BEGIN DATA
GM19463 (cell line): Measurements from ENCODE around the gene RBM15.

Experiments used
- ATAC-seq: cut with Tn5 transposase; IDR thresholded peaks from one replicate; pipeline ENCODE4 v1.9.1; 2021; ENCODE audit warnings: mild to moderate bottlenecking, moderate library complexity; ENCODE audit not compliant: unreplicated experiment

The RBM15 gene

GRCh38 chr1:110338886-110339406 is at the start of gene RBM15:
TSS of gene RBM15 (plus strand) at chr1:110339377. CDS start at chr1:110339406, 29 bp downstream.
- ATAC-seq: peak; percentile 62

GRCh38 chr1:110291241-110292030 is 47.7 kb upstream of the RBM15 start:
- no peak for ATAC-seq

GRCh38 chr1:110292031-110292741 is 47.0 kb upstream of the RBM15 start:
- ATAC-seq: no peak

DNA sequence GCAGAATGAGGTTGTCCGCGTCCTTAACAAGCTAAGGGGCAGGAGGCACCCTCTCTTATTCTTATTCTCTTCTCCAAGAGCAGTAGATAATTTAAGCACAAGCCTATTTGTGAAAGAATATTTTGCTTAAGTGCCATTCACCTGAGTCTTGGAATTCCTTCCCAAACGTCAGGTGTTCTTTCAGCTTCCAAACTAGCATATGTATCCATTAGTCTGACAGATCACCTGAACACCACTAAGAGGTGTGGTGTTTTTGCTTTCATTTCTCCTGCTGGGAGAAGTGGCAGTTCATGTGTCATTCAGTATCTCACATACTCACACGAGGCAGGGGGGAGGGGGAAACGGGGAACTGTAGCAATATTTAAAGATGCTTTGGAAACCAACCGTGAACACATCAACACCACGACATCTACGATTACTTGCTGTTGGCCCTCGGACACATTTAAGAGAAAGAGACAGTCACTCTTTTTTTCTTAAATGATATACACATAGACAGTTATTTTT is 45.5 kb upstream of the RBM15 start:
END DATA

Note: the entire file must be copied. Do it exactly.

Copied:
GM19463 (cell line): Measurements from ENCODE around the gene RBM15.

Experiments used
- ATAC-seq: cut with Tn5 transposase; IDR thresholded peaks from one replicate; pipeline ENCODE4 v1.9.1; 2021; ENCODE audit warnings: mild to moderate bottlenecking, moderate library complexity; ENCODE audit not compliant: unreplicated experiment

The RBM15 gene

GRCh38 chr1:110338886-110339406 is at the start of gene RBM15:
TSS of gene RBM15 (plus strand) at chr1:110339377. CDS start at chr1:110339406, 29 bp downstream.
- ATAC-seq: peak; percentile 62

GRCh38 chr1:110291241-110292030 is 47.7 kb upstream of the RBM15 start:
- no peak for ATAC-seq

GRCh38 chr1:110292031-110292741 is 47.0 kb upstream of the RBM15 start:
- ATAC-seq: no peak

DNA sequence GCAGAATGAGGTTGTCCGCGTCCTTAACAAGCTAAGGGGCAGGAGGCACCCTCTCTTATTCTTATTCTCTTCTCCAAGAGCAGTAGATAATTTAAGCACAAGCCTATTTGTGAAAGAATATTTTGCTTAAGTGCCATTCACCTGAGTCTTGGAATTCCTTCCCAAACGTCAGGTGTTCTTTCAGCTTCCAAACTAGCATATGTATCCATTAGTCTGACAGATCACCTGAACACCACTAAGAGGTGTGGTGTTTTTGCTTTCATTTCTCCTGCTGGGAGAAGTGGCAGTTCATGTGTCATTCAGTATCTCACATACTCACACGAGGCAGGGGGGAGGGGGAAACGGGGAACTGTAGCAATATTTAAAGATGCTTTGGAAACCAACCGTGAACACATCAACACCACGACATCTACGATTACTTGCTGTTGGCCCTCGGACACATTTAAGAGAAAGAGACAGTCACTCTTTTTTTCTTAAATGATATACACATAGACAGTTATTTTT is 45.5 kb upstream of the RBM15 start: